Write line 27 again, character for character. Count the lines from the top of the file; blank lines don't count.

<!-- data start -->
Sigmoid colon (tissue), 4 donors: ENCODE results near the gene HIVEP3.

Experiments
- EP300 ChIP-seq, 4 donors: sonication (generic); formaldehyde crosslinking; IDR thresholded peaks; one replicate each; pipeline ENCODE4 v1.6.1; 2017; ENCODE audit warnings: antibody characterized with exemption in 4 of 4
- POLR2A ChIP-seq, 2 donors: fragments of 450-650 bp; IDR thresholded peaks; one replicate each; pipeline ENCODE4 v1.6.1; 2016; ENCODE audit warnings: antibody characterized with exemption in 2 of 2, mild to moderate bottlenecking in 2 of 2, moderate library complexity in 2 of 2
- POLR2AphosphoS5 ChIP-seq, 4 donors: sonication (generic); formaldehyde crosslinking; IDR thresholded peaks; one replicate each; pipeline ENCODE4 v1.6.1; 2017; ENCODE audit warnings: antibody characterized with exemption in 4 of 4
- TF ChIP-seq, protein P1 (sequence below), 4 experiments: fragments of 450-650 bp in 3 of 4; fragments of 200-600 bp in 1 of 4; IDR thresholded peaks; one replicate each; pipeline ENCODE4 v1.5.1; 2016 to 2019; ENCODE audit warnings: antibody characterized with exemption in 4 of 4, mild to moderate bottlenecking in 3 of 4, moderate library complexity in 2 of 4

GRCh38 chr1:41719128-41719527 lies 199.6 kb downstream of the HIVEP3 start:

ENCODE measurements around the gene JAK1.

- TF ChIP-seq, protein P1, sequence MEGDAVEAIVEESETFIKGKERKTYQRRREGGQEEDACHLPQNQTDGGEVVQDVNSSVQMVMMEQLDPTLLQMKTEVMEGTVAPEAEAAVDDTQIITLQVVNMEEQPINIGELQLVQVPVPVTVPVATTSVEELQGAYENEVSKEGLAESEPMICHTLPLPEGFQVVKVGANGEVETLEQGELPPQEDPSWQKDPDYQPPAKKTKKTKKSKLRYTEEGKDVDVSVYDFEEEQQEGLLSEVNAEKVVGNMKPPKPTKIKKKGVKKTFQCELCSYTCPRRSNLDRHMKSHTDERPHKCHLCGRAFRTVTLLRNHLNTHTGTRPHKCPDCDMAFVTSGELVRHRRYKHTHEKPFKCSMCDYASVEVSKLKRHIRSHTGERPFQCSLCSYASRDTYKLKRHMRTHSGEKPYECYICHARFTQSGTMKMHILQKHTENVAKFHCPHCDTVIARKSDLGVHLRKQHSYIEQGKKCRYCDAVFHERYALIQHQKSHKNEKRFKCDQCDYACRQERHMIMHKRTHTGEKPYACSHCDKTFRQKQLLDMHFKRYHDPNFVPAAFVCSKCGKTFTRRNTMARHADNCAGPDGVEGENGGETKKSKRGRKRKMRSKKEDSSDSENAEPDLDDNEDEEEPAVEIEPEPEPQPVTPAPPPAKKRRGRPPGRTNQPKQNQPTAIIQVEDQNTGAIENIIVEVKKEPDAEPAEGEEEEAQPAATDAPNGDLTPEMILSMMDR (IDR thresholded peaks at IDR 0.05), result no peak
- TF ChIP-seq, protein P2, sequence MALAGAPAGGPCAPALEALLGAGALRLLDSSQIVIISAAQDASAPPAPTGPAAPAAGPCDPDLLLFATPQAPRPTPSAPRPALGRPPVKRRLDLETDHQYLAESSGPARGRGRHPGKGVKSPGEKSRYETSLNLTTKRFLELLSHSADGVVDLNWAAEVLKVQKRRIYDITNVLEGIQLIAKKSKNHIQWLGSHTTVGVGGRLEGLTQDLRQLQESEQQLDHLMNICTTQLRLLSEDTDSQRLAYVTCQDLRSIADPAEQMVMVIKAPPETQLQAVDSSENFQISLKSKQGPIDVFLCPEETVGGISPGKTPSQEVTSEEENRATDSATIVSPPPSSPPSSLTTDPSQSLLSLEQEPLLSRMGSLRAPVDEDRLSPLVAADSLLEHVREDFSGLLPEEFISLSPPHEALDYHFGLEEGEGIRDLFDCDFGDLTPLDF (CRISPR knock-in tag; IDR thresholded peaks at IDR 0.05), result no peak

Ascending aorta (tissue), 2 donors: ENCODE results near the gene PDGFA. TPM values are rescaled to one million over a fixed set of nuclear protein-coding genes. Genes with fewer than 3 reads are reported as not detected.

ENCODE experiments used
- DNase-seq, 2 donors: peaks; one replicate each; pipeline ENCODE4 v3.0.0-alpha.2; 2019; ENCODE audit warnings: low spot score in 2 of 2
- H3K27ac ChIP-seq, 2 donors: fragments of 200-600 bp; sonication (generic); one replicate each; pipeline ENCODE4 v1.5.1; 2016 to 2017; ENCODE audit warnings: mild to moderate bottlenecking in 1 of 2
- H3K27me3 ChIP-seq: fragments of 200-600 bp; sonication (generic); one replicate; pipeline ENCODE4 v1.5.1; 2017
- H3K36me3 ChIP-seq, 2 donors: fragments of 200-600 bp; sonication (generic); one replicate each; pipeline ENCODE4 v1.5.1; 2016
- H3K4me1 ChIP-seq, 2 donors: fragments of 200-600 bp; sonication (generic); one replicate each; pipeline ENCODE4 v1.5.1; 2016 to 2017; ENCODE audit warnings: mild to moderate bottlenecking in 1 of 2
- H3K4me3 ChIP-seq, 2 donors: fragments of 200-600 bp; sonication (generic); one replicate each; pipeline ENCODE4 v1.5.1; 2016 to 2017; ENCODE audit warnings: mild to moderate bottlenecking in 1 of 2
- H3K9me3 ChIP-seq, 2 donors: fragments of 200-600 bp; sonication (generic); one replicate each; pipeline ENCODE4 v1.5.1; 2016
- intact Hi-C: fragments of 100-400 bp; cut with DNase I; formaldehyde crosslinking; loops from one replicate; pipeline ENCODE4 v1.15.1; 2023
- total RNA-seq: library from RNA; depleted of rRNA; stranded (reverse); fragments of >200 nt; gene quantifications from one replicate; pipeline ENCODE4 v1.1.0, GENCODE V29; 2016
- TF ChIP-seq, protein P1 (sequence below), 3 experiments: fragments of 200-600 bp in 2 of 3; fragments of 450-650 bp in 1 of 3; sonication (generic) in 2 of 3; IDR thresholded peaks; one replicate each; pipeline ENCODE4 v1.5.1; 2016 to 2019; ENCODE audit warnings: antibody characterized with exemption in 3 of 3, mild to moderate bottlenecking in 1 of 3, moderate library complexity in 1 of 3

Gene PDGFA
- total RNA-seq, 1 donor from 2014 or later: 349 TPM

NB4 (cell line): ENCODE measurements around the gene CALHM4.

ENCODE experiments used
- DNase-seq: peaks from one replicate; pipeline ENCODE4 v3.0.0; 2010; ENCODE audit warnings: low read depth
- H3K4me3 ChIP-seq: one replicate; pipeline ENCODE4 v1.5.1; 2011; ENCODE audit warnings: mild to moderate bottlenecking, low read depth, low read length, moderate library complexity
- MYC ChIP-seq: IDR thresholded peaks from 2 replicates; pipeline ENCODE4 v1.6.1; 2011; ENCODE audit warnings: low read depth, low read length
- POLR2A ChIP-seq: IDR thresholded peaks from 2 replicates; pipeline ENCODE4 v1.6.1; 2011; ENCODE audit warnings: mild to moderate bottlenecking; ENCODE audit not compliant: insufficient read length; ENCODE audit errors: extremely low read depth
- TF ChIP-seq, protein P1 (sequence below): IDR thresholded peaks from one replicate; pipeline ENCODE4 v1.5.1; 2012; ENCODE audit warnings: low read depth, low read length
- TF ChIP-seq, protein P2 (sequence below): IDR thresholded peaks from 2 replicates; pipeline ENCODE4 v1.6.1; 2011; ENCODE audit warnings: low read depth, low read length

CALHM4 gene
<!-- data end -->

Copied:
- DNase-seq: peaks from one replicate; pipeline ENCODE4 v3.0.0; 2010; ENCODE audit warnings: low read depth